Beyond diversity, inclusion is the idea that we can transform the modern workplace into a place where everybody can show up confidently to do their best and contribute to collective success.
As someone who intersections being female and being black, I am often asked about what inclusion and diversity means to me - whilst it is impossible for me to give a response that fully captures what diversity and inclusion means for all women and all women of colour, I often focus on what I think inclusion should be.
As we celebrate Black History Month in October, it is the perfect time to step back and reflect on what our teams and organisations look like from a diversity perspective and to identify key areas of learning that can be built upon to ensure our people feel safe, valued and engaged.
This is why for me, Inclusion is more than just having access - it’s about having a sense of belonging. Psychology Today states that “a sense of belonging to a greater community improves your motivation, health and happiness” and new research by Harvard Business Review shows that fostering a sense of belonging helps reduce stress levels and consequently improves physical health, emotional well-being, and performance.
Belonging is where people feel truly embedded in your organisation and it’s psyche, to the point where they too are proud to live and breathe your much-adored organisational ‘values’ and become ambassadors.
Often people struggle to distinguish between belonging and inclusion, and one of the easiest examples I use is the family Christmas dinner. We all have relatives that we begrudgingly invite for the family Christmas dinner, often the invitation may even contain the dreaded words - “you don't have to or we know you are busy”, and if they make the unforgivable mistake of indeed attending, we serve them a side of micro aggressions, passing the very clear message - you are here but you are not here. For some, this is how they feel turning up to work each day, like they got the invitation out of courtesy and not because they were really needed or wanted.
This is not necessarily by design, but when organisations focus solely on inclusion and diversity, they may end up playing a numbers game, assuming quantity as a measure of success and focusing on feeding the recruitment pipeline rather than creating a work culture that encourages belonging across the board.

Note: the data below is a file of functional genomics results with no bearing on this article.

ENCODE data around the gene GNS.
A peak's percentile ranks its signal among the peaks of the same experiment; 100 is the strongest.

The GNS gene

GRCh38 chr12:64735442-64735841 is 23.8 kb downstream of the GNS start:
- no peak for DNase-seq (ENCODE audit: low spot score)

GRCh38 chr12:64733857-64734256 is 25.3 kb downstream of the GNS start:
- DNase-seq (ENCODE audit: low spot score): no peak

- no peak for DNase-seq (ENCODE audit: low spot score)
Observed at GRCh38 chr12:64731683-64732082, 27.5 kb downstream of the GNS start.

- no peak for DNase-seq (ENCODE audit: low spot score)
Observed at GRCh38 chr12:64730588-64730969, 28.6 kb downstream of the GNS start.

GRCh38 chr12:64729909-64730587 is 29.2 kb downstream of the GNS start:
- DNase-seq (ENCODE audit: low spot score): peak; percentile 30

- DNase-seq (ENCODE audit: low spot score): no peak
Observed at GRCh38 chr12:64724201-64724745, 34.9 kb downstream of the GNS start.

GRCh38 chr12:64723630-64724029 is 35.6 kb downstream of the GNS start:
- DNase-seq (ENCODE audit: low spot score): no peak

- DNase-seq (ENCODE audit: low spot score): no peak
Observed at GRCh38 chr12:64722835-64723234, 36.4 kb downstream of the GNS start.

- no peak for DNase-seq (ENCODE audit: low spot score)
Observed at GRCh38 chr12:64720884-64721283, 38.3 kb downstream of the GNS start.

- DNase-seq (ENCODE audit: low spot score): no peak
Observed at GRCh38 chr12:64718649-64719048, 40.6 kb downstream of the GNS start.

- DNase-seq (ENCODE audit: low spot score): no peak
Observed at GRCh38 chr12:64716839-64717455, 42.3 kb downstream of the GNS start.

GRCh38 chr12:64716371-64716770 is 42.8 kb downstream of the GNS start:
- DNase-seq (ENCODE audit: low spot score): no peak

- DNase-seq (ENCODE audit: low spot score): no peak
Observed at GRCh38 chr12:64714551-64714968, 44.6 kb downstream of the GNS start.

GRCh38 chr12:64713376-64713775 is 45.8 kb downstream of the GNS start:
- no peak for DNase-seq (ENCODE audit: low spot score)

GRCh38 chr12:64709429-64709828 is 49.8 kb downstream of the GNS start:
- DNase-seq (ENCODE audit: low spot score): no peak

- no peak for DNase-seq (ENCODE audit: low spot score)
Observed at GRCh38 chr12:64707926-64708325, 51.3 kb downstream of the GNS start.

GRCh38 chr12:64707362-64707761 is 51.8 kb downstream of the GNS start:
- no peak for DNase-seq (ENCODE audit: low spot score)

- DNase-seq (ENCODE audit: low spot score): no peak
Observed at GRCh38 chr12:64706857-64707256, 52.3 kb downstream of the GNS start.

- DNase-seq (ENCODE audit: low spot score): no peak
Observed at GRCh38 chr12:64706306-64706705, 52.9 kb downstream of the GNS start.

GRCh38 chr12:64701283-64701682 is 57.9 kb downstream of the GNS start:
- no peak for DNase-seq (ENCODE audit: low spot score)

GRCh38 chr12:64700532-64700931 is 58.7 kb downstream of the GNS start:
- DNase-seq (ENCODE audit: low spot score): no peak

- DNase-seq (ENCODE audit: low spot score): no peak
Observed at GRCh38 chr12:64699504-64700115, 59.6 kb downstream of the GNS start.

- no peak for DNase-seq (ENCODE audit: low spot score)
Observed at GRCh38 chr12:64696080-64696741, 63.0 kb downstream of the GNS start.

The days of directive leadership characterised by command and control are coming to an end. It is no longer good enough to just tell people what to do from the top. Leaders instead must set an example, visibly living their values and holding themselves and others to account. The journey starts at the top, what does the culture look like up there?
The management team often reflects the culture in more ways than one. If you want more belonging and inclusion in your organisation, the first place to look is the leadership team where organisational culture is driven on a daily basis. If your leaders are not living your values, then your wider organisation cannot model the relevant culture and behaviours.
To improve employee experience, communication must be guarded vigilantly. When there are gaps in communication, we often fill such gaps with assumptions and even worse false information. These mistruths erode trust which is critical for successful relationships.
When there is a sense of mistrust we end up in situations where people feel micromanaged, unvalued and communication further worsens. This is why leaders have to tackle issues like unconscious bias which may contribute to a lack of trust at work; having open conversations about how these concepts can affect our workplace experience may not fix all the issues but it paves the way for solutions.
You will be amazed by how little you know of your people when you try to get to know them. For example, 121 meetings should not just be about work and performance - it should also be a place to understand each other better. These meetings provide invaluable insights into what motivates and empowers people and offer leaders a real opportunity to connect creatively. Moving from a purely task-driven approach to a more person-centred approach builds a stronger sense of belonging and understanding.
Human beings often build a sense of belonging by excluding others. The challenge for leaders is to create work environments where people feel safe, but that sense of safety does not mean excluding others. Deliberately building rapport and actively managing the impact of our actions empowers conscious leadership with people as the focal point. We should constantly look around meeting rooms, team coffee mornings and even office floors and ask, where are the others and how does this make them feel?
Utilising these key concepts will contribute to promoting belonging within our workplaces.